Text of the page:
A new beta version of Winamp 5.5 has just been released as usual in a full, pro and lite version. Winamp lite is basically a music player supporting many different audio formats while the other Winamp editions support video playback, cd ripping and an integrated browser to browse sites like Shoutcast.
I never quite understood why someone would use Winamp to play videos because this functionality was introduced into Winamp when several other great software video players like VLC, Mplayer or BSPlayer were already in existence. I therefor decided to compare the lite version of Winamp 5.5 against my favorite music player XMPlay.
The Winamp executable has a file size of roughly 2.2 Megabytes while XMPlay one of 340 Kilobytes. The XMPlay folder has a size of 1.9 Megabytes after installation while Winamp's folder one of 6.6 Megabytes. The first noticeable difference can be found if you open both players without a song and take a look at the Windows task manager.
XMPlay uses roughly 550 Kilobytes of memory in idle state while Winamp lite uses 1.37 Megabytes. I decided to load a seven Megabyte mp3 file into both players. XMPlay was using 2.52 Megabytes afterwards while Winamp 5.5 lite was using 3.88 Megabytes. The difference between both players rose from roughly 800 Kilobyte in idle state to 1.3 Megabytes in idle state with a 7 Megabyte file in the playlist.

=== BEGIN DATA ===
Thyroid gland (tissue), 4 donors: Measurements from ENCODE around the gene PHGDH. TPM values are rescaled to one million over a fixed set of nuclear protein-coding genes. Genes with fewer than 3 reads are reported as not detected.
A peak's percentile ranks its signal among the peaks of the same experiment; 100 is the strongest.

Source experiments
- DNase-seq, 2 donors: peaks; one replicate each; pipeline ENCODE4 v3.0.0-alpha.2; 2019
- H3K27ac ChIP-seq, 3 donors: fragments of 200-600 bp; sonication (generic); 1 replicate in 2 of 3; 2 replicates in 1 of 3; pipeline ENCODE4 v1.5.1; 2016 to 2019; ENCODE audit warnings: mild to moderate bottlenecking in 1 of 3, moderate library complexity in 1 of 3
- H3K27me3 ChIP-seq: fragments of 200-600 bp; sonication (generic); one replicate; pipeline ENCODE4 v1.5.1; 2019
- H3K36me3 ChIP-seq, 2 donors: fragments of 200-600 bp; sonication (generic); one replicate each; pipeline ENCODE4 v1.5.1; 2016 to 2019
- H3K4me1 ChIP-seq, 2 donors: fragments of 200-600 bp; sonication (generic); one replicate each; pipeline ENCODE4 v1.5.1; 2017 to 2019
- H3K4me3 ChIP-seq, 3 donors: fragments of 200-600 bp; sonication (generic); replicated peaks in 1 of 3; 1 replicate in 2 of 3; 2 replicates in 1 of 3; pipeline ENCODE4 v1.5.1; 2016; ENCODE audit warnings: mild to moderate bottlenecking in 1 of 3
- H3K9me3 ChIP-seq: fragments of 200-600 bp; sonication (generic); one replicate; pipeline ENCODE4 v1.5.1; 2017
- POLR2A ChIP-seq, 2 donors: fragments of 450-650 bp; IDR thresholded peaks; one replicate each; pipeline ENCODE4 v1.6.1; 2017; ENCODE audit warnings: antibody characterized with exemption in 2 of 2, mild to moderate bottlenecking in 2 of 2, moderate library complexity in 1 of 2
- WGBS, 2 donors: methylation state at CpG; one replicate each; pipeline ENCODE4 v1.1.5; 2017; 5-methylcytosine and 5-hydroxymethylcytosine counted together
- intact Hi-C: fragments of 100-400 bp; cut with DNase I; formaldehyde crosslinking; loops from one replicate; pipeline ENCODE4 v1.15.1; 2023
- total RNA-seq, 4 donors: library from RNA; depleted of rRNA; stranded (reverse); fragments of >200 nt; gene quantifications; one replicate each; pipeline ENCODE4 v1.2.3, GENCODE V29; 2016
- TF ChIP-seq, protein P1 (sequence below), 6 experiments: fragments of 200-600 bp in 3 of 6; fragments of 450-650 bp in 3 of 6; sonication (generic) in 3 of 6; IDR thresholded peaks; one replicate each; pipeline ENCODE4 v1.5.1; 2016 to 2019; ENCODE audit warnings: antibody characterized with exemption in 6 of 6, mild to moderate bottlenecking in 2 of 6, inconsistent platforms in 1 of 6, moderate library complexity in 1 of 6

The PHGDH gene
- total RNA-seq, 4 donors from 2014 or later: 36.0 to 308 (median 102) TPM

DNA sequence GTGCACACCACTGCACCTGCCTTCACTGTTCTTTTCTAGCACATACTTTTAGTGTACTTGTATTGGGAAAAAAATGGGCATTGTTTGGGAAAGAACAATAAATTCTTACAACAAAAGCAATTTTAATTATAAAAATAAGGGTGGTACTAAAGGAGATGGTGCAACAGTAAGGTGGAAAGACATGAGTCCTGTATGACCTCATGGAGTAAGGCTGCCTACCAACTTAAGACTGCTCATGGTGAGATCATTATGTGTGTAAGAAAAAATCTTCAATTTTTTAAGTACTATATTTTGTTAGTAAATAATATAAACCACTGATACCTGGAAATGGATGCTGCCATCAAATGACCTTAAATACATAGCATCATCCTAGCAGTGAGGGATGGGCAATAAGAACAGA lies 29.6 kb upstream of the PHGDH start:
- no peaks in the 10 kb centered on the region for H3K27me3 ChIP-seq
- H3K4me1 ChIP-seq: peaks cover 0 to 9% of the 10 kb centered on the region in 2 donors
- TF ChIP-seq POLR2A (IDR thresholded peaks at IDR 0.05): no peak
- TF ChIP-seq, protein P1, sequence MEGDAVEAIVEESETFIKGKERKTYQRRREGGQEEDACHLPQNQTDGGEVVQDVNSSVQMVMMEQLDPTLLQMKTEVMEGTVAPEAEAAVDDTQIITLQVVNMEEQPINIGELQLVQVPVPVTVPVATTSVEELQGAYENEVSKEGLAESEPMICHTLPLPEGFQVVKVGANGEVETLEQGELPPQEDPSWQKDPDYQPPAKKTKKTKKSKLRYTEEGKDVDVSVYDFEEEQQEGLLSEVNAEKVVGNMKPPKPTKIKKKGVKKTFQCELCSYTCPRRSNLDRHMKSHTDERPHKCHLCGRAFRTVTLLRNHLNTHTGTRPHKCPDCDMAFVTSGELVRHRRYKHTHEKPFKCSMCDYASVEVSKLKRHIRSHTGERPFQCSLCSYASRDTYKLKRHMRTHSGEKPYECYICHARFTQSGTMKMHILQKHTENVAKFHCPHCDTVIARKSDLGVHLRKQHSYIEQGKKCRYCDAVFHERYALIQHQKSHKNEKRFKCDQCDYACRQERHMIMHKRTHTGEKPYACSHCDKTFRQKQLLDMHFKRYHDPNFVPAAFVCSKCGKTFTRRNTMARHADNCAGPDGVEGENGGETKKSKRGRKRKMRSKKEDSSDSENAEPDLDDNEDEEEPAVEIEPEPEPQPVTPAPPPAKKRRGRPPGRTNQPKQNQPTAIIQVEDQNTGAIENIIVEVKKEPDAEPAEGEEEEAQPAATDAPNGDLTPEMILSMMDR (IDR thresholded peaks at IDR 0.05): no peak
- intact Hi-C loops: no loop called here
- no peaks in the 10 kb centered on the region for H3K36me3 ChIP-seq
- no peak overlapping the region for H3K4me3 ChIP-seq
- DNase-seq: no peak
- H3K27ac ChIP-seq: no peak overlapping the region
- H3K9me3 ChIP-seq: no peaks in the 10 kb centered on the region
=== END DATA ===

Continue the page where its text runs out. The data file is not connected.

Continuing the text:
I pressed the play button in both players and switched back to the task manager. Winamp 5.5 lite was now using 6.24 Megabytes of memory while XMPlay was using 3.84. The difference rose to 2.4 Megabytes.
Last but not least I decided to see how both players would do when playing Internet radio streams. XMplay was using 3.53 Megabytes while playing a 128 Kbit stream while Winamp used 7.66 Megabytes.
The conclusion is that XMPlay has a far better memory management than Winamp. The real important state is of course when playing music files in the music player and this is where XMPlay really excels. This means, if you really want a "lite" player you should switch to XMPlay instead of Winamp 5.5 lite.
Advertising revenue is falling fast across the Internet, and independently-run sites like Ghacks are hit hardest by it. The advertising model in its current form is coming to an end, and we have to find other ways to continue operating this site.
We are committed to keeping our content free and independent, which means no paywalls, no sponsored posts, no annoying ad formats or subscription fees.
If you like our content, and would like to help, please consider making a contribution:
Ghacks is a technology news blog that was founded in 2005 by Martin Brinkmann. It has since then become one of the most popular tech news sites on the Internet with five authors and regular contributions from freelance writers.